Wired UK AD Andrew Diprose, Ferran Adria, John Keatley, and Wired UK Executive Editor Greg Williams
Wired UK AD Andrew Diprose, Ferran Adria, John Keatley, and Wired UK Executive Editor Greg Williams

I would encourage you to pick up a copy of the October issue of Wired UK which is currently on stands.  You can also see a great documentary on Netflix called El Bulli: Cooking In Progres.  There are also hundreds of fascinating videos online of Ferran and El Bulli.  I can tell you I have already invested countless hours watching many of them.

I would like to thank everyone who worked with me on this assignment.  Dalia, Andrew, Greg, and Steve at Wired UK.  Awesome people.  Thanks to my rep Julia at Redux Pictures for all her support and hard work on the backend to make this all happen.  Thanks to Gigantic Squid for the awesome retouching.  Thanks for stopping by and enjoying my work.

21
Aug

Not Your Mother’s Peaches

Posted by Izzy / Filed under Editorial Work

Some might find it ironic and nostalgic (our favorite hipster description as of late around here), others might simply call it a way of life — call it what you like, the artisan food movement is BIG, and if you don’t keep on your toes, you might fall behind.  One week mushroom foraging is the trendiest of trendy, the next week it’s goat farming and cheesemaking.  We got a real kick out of this lately when John shot the Seattle Weekly cover story highlighting (and kind of poking fun) at the whole phenomenon.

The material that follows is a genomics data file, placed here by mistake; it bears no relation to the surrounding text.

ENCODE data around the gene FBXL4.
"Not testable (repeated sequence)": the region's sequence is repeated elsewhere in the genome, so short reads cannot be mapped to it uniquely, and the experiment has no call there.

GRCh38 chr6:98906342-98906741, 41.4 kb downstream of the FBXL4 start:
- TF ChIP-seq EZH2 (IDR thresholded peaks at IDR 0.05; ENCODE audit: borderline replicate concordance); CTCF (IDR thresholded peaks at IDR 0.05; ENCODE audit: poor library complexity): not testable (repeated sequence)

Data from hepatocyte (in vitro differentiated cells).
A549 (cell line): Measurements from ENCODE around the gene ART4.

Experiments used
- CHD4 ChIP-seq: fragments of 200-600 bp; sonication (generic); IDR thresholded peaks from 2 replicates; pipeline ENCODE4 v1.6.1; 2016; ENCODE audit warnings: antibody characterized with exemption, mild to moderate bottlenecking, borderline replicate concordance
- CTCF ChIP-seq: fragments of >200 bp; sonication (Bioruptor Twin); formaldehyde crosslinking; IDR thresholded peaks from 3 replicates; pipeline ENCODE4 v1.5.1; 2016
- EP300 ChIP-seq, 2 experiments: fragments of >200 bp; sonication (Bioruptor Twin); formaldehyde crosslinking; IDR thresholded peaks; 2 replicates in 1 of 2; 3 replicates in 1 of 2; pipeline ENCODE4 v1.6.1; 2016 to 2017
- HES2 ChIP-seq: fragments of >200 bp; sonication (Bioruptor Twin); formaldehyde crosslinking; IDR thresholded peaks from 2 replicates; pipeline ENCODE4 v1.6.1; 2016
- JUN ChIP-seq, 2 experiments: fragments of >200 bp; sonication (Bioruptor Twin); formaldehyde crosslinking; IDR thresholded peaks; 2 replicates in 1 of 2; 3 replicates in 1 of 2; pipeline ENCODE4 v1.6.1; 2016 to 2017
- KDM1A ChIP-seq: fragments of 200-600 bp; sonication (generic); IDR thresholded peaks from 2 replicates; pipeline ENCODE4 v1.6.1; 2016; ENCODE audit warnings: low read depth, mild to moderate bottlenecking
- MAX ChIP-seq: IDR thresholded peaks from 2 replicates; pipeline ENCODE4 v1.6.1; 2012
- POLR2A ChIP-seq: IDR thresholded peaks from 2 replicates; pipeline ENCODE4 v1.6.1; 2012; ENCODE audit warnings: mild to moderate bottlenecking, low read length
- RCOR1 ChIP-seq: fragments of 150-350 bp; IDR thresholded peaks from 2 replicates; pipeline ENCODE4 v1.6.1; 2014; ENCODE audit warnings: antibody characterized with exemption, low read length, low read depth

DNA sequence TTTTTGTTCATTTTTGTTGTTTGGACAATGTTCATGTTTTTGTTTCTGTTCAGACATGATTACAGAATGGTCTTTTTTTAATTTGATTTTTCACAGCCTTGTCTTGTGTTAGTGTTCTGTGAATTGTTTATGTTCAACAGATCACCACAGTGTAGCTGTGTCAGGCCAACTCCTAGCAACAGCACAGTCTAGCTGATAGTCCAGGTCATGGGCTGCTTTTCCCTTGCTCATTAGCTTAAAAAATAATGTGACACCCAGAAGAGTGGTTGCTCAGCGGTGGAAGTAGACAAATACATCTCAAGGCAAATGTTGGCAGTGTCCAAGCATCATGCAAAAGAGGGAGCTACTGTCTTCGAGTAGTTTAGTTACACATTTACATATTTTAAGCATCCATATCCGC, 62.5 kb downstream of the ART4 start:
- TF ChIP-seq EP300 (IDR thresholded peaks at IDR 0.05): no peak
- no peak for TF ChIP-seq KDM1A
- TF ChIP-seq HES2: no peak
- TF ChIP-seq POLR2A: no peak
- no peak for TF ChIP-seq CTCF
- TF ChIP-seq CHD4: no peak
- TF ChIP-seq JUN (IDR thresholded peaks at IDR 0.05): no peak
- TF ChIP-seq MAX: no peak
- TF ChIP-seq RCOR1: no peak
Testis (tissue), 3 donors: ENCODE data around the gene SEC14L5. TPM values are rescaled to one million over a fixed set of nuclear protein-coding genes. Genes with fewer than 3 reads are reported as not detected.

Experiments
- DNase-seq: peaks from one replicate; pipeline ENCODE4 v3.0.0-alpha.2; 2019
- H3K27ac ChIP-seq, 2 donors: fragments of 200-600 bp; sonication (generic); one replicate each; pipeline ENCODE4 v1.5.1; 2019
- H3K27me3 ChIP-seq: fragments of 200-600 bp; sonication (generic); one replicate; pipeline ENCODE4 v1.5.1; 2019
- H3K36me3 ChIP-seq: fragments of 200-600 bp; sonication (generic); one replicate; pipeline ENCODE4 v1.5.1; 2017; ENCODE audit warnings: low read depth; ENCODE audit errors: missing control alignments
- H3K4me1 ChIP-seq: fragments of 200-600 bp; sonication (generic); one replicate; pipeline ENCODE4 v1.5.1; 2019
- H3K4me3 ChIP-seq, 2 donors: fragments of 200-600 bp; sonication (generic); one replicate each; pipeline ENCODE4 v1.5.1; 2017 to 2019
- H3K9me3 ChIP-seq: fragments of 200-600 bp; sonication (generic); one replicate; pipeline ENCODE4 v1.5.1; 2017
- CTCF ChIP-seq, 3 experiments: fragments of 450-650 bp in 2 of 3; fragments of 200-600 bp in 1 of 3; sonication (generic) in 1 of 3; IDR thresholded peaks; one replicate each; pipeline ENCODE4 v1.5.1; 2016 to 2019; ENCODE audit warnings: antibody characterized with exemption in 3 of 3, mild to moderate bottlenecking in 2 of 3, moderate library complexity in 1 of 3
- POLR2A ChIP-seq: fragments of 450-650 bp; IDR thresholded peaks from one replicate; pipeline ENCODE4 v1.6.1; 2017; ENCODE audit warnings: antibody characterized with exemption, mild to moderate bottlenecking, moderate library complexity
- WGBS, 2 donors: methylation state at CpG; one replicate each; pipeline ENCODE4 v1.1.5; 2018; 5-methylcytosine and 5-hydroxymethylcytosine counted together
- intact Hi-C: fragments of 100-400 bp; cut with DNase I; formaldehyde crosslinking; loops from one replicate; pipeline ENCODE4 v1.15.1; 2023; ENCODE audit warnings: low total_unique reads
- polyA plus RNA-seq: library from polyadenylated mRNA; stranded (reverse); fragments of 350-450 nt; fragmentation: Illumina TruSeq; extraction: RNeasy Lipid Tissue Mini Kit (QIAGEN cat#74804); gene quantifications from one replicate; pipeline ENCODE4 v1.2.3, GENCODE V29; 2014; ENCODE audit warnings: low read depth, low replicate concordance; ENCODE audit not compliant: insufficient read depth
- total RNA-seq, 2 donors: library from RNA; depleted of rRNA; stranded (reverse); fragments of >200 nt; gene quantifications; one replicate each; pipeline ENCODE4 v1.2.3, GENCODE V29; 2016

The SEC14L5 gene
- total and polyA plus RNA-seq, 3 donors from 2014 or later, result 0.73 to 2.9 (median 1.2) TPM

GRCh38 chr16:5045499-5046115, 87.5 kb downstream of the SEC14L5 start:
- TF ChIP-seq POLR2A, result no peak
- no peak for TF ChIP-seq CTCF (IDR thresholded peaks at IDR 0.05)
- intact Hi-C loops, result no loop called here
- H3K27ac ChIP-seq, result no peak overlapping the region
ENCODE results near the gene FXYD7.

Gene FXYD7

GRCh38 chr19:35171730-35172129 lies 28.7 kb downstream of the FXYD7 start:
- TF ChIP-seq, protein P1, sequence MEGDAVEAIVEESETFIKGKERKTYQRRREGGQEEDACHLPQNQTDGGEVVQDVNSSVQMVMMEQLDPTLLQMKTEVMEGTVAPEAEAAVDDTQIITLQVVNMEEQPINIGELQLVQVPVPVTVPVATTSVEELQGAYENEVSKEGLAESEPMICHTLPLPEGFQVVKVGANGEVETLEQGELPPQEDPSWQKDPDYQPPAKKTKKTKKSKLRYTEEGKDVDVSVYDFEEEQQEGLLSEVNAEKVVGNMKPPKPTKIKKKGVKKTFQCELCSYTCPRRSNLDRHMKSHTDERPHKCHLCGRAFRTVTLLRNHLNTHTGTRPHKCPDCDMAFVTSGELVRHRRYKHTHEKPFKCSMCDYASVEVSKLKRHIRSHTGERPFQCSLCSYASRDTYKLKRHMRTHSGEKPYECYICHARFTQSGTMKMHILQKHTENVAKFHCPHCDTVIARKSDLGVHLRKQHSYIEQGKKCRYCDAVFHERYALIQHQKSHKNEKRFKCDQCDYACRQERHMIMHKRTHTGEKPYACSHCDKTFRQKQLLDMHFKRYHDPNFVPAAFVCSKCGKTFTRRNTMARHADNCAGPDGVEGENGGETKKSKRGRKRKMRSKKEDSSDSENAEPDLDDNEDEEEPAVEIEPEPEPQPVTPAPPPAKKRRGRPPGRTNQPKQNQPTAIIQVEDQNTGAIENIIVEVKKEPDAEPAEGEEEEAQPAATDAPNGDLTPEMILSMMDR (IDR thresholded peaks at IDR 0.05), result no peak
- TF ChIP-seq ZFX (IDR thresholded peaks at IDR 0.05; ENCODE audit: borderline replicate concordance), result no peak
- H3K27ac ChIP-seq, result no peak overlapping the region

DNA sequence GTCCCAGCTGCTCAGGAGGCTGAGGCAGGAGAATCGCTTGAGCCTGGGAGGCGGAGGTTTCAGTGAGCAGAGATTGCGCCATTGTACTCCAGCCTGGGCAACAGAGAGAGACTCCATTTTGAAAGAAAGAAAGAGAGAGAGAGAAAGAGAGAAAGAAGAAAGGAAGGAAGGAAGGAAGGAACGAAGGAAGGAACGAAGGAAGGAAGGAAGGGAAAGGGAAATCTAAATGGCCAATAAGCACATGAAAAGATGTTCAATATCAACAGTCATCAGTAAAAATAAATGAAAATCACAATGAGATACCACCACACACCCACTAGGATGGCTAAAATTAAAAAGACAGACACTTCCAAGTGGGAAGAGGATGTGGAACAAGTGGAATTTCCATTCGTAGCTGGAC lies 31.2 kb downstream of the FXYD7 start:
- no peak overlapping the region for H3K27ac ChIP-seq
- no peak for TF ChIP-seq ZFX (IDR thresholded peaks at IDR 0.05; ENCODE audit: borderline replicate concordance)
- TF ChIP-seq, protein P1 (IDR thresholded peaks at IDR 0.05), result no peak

Apparently my ‘hipster-esque’ kitchen fit the bill location-wise, and the next thing you know we were all jammed in there dumping large cans of Safeway peaches into Mason jars prepping for the shoot – slightly ironic, slightly nostalgic, and downright hilarious.  The photos of this began as outtakes, and actually turned out being what they ran with.  The model in her kitsch Anthropology apron, can in hand, and the rest of us just out of the frame in stitches.  Don’t get me wrong, I think the whole slow and local food movement is awesome, and to prove it, here is the pickle recipe I can’t wait to take a stab at (courtesy of a childhood friend who has recently made some great waves in the food world with her super legit food blog).  Thanks Anna, and especially thanks to Seattle Weekly Art Director Jane Sherman and all of the great folks over at Seattle Weekly!  We can’t wait to do it again soon.  As always, gigantic thanks to Gigantic Squid for retouching.

19
Jul

Don Mattrick for Forbes

Posted by John Keatley / Filed under Editorial Work